Morphine is an opiate used in the treatment of severe pain. It occurs naturally in the opium poppy and has a long history of human use.
Morphine does not bind well to the encephalin receptors (to which the endorphins dock) but docks at the specific morphine (m) receptors (Hazum et al. 1981). It is most likely biosynthesized in the body from dopamineA neurotransmitter associated with movement, attention, learning, and the brain’s pleasure and reward system. (Brossi 1991). Another closely related substance, codeine, is also endogenous in humans (Cardinale et al. 1987). Morphine is the best and strongest natural painkiller known. Its efficaciousness is surpassed only by that of the synthetic morphine analogues (heroin, fentanyl). Morphine is particularly well suited for treating chronic pain, such as in cancer therapy (Amann and Zenk 1996; Melzack 1991). Endogenous morphine constitutes the body's own pain medication: Studies on rats have shown that among animals who were suffering from arthritis, morphine concentrations in the spinal cord and urine were significantly elevated. Because of this, it is assumed today that the organism produces increased amounts of morphine in certain disease states. Consequently, endogenous morphine may serve to regulate pain in the organism. Morphine exists in animal and human tissue and is excreted in significant amounts in the urine. (Amann and Zenk 1996,24)
About 30 mg orallyRoute of administration in which the subject swallows a substance. represents an effective dosage. Habitual morphine users may use as much as 1 g per day (Hirschfeld and Linsert 1930,255*): It is known that opium eaters experience a significant increase in sexual functions during the initial period of opium consumption. During opium inebriation, erotic images appear and may even include extraordinary sexual fantasies. The effects of morphine are similar, where an increase in sexual excitability was observed following several weeks of taking 0.03 to 0.06 g per day. (Max Marcuse, 1923, Handworterbuch der Sexualwissenschaft [Handbook of Sexual Sciences] ) When used for sedation, in anesthesia, and for calming and antispasmodic purposes, pharmaceutical preparations of morphine hydrochloride and atropine sulfate or morphine hydrochloride and scopolamine hydrobromide are used-the final reminders of the recipes for the former soporific sponges.
Sometime around 1803 and 1804, Friedrich Wilhelm Adam Serturner (1783-1841), a pharmacist's assistant, first isolated morphine as the "sleep-inducing principle" in opium (cf. Papaver somniferum, opium alkaloids). This achievement was the most important "quantum leap" in the history of pharmacology and represents the beginning of the true chemical investigation of plants. Today, the Serturner Medal is still awarded for exceptional work in pharmaceutics. Morphine may also be present in Papaver decaisnei Hochst., Papaver dubium 1. [syn. Papaver modestum Jordan, Papaver obtusifolium Desf.], and Papaver hybridum 1. (Slavik and Slavikova 1980). Whether morphine occurs in Argemone mexicana and other Papaver species (Papaver spp.) is doubtful, while the idea that hops (Humulus lupulus) contains morphine is a figment of someone's imagination. Tiny traces of the substance have been found in hay and lettuce (cf. Lactuca virosa) (Amann and Zenk 1996, 19). Morphine has also been detected in the skin of Bufo marinus toads (cf. bufotenine) (Amann and Zenk 1996, 18). Since the time when morphine was first detected in breast milk, cow's milk, and human cerebrospinal fluid, it has been known that it is a natural endogenous neurotransmitter in higher vertebrates, including humans (Amann and Zenk 1996; Cardinale et al. 1987; Hazum et al. 1981).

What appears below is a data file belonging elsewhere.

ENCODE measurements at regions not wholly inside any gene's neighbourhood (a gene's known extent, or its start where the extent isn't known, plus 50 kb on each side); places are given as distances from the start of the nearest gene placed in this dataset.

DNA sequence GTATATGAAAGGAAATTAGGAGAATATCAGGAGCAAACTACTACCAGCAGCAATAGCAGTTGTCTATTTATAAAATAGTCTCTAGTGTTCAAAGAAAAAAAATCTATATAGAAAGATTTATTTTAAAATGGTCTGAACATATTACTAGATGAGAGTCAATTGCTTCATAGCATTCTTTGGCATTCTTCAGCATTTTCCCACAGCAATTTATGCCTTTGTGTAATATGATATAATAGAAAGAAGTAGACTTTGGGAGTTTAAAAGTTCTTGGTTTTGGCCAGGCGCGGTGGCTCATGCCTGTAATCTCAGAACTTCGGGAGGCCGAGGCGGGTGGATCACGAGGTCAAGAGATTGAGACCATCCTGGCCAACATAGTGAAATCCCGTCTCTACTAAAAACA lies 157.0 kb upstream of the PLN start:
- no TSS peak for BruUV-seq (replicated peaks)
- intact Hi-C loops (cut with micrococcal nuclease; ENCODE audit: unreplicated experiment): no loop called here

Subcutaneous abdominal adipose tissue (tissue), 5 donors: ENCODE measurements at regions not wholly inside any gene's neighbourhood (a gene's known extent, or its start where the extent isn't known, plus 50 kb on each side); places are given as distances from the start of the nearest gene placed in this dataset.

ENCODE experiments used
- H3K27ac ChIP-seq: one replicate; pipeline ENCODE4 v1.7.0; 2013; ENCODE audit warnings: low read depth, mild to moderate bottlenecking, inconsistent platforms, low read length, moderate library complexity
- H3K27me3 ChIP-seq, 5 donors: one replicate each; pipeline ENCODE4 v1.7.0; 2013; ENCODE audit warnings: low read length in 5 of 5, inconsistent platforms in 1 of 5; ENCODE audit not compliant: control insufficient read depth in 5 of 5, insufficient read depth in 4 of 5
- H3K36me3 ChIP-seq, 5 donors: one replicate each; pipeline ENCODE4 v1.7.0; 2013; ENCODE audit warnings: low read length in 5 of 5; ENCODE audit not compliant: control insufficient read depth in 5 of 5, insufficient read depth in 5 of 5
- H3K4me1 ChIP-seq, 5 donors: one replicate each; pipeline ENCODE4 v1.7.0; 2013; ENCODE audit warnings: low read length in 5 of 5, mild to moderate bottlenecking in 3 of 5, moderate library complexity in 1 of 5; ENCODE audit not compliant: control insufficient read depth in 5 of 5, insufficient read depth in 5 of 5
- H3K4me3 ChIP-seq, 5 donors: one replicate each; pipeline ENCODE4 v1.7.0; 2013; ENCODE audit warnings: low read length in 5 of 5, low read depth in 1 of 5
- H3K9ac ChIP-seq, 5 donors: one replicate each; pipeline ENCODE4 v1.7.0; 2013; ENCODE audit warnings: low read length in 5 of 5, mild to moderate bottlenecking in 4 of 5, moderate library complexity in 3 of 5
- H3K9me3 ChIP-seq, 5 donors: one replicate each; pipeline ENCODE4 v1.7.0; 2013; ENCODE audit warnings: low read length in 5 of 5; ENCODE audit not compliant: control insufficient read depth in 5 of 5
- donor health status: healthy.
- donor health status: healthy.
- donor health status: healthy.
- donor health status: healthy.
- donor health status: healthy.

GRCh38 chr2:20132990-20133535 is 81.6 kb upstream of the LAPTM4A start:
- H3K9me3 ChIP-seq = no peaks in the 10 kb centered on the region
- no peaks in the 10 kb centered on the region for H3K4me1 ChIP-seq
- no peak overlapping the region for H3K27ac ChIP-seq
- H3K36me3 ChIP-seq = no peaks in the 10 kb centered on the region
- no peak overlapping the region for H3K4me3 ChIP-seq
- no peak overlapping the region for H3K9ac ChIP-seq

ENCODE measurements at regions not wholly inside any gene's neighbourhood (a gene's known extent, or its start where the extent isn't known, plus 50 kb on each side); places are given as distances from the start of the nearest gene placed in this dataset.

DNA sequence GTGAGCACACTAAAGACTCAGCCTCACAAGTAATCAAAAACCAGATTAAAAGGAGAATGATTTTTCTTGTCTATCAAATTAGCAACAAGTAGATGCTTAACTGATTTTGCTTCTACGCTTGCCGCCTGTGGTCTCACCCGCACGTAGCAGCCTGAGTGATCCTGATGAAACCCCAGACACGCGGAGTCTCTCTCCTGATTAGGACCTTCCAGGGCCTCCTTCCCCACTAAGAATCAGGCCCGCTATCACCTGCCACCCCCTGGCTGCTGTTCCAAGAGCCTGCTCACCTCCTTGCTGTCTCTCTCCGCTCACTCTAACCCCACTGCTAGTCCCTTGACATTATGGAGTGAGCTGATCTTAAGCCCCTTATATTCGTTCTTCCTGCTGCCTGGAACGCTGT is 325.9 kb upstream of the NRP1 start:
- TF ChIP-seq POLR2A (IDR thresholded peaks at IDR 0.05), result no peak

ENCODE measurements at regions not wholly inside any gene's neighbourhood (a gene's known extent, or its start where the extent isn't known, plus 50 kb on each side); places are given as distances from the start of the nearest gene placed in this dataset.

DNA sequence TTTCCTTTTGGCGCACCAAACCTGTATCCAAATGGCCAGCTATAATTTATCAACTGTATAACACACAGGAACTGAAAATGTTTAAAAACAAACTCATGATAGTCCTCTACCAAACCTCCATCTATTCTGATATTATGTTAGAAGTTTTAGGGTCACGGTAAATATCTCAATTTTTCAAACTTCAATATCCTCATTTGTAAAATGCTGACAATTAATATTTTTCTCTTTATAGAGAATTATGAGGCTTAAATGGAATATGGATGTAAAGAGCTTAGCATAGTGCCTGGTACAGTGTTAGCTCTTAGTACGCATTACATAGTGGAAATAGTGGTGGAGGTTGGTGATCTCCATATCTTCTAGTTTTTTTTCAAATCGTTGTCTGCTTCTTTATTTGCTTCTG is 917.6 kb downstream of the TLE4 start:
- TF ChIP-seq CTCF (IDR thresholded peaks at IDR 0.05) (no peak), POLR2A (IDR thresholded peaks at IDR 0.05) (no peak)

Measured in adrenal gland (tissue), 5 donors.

During the Golden Twenties, the use of morphine in Berlin society circles was depicted in numerous pictures and illustrations (e.g., by Paul Kamm) that appeared in magazines. These illustrations played a great role in creating the stereotype of the "Morphinist" (cf. Papaver somniferum), who also became the object of literary treatments (Bulgaka 1971; Mac From 1931). Even the life story of the man who first discovered the substance, Friedrich Wilhelm Sertiirner, became the subject of a novel (Schumann-Ingolstadt n.d.). Heroin, a derivative of morphine, has also inspired a rich body of literature. One of the first of this was the novel Heroin, by Rudolf Brunngraber (1952*), which dealt with the role of heroin in Egypt during the Golden Twenties. Morphine was and still is a popular inebriant in the music scene (particularly that of jazz and rock). "Sister Morphine," a song by the Rolling Stones (Sticky Fingers, Virgin Records, 1971), is arguably the most famous hymn to the drug. Morphine, a crossover band that mixes elements of cool jazz and modern rock, took its name from the alkaloid, and one of its albums is titled Cure for Pain (Rykodisc, 1993).
|Onset (IR)||10-30 minutes|
|Onset (ER)||40-80 minutes|